As a practicing teacher, I always thought benchmark assessments were worthless and that I had more in-depth knowledge about a child’s progress than would be demonstrated on an exam. Boots on the ground are so important! This is an excellent blog post to explain the effectiveness of benchmark assessments.
There is an old saying about educational assessment: “If you want to fatten a pig, it doesn’t help to weigh it more often.”
To be fair, it may actually help to weigh pigs more often, so the farmer knows whether they are gaining weight at the expected levels. Then they can do something in time if this is not the case.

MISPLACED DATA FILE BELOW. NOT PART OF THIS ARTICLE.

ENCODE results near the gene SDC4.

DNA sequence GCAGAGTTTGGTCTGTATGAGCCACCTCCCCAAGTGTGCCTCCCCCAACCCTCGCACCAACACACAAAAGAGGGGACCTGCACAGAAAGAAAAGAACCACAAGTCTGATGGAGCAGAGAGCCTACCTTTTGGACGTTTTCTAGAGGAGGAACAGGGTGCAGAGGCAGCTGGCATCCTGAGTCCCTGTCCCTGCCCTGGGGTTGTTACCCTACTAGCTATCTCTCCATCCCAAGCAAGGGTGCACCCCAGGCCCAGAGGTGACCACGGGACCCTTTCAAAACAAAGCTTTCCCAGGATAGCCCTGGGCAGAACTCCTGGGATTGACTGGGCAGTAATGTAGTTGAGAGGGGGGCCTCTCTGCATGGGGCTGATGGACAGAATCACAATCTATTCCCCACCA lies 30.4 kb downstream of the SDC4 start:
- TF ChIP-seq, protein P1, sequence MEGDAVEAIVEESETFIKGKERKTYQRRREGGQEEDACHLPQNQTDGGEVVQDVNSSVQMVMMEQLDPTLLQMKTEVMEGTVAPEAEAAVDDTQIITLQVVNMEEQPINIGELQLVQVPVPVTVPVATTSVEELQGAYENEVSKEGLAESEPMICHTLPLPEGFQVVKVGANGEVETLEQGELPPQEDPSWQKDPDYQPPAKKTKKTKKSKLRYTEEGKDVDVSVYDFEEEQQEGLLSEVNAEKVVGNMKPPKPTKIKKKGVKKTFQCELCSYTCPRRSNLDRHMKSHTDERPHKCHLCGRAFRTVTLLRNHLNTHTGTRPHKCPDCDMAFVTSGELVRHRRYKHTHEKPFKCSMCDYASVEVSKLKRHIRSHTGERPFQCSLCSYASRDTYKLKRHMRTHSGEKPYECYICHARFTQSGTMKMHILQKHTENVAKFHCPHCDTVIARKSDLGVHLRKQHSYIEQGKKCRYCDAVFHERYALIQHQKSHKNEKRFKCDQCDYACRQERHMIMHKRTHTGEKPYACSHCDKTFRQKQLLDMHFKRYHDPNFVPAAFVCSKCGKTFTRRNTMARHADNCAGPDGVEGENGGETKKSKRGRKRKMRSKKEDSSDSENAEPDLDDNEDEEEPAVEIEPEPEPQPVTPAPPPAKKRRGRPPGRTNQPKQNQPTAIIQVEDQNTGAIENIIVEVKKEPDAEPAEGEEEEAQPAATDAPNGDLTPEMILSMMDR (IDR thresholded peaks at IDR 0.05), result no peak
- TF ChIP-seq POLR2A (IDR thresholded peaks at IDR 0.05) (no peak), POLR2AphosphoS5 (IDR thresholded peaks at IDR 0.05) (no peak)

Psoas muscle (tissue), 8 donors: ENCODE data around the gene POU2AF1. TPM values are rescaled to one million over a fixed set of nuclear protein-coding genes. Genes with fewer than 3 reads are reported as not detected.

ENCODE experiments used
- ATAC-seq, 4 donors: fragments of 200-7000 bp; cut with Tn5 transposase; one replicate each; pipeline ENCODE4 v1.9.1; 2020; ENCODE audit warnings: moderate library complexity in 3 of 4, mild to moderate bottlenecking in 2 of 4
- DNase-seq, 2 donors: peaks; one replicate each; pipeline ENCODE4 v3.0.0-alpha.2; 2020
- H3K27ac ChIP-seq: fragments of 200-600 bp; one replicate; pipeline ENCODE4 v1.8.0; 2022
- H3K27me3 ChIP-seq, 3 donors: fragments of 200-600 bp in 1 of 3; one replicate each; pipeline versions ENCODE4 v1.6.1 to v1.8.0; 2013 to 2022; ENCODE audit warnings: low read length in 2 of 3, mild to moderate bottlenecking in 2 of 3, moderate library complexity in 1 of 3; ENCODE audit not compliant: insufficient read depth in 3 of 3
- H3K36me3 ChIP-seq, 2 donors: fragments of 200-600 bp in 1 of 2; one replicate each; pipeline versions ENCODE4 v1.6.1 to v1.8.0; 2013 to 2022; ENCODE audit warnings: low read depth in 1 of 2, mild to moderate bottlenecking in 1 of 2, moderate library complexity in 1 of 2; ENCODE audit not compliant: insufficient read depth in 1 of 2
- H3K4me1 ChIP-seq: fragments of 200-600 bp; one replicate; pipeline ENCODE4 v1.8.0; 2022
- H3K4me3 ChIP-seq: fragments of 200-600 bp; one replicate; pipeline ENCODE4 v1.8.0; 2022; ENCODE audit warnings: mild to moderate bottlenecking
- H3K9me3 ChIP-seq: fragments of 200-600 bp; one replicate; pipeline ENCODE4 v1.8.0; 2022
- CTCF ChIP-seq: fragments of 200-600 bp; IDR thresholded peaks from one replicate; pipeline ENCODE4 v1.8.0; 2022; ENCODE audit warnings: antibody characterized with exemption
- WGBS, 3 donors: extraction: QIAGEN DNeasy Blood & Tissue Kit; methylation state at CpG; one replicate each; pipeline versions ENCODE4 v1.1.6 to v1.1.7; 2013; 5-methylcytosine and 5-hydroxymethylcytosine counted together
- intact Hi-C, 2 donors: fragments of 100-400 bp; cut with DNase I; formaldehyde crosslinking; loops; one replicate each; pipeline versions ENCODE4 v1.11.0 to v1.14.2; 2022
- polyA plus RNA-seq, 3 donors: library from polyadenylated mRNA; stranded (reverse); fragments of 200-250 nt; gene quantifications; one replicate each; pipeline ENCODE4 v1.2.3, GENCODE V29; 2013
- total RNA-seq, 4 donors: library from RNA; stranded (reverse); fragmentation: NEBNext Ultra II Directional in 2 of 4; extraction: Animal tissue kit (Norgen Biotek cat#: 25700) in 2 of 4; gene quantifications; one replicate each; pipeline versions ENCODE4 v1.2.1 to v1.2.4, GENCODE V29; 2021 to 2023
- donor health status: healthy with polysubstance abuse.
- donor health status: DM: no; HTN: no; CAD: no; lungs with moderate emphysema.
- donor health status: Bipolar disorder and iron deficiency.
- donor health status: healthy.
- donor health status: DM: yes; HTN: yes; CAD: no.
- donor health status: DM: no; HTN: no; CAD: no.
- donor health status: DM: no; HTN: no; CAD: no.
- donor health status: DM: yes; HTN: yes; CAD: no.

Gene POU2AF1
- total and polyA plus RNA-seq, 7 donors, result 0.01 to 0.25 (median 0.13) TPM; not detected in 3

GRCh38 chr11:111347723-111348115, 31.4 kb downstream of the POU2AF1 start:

It is surely correct that weighing pigs does no good in itself, but it may serve a diagnostic purpose. What matters is not the weighing, but rather what the farmer or veterinarian does based on the information provided by the weighing.
This blog is not, however, about porcine policy, but educational policy. In schools, districts, and even whole states, most American children take “benchmark assessments” roughly three to six times a year. These assessments are intended to tell teachers, principals, and other school leaders how students are doing, especially in…
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